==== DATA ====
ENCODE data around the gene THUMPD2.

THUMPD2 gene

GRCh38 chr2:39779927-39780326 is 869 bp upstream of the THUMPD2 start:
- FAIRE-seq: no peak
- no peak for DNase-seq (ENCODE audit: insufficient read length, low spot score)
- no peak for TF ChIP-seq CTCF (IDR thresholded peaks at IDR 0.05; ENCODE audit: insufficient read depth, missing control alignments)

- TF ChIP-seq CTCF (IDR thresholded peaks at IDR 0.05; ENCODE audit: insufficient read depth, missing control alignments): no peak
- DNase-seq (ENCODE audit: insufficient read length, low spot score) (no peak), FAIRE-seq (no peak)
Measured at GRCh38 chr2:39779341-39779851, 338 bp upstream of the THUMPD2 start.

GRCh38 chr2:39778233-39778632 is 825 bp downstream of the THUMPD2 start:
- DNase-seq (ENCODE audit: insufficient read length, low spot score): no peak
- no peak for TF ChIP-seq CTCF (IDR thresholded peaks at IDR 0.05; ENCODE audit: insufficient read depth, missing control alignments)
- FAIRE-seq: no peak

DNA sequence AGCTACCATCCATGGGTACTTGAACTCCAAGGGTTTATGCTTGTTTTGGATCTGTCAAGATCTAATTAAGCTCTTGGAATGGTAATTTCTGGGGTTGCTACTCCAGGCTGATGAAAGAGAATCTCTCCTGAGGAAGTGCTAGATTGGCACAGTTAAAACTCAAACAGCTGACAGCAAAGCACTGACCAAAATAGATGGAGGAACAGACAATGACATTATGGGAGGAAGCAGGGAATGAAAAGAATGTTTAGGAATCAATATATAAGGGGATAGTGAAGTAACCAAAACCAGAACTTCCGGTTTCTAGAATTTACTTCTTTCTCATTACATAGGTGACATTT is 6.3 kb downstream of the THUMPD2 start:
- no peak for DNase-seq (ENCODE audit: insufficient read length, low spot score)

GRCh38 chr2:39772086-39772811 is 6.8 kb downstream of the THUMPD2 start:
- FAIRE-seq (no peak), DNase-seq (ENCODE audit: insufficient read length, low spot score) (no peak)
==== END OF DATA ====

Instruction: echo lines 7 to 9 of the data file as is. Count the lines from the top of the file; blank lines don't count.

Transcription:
- TF ChIP-seq CTCF (IDR thresholded peaks at IDR 0.05; ENCODE audit: insufficient read depth, missing control alignments): no peak
- DNase-seq (ENCODE audit: insufficient read length, low spot score) (no peak), FAIRE-seq (no peak)
Measured at GRCh38 chr2:39779341-39779851, 338 bp upstream of the THUMPD2 start.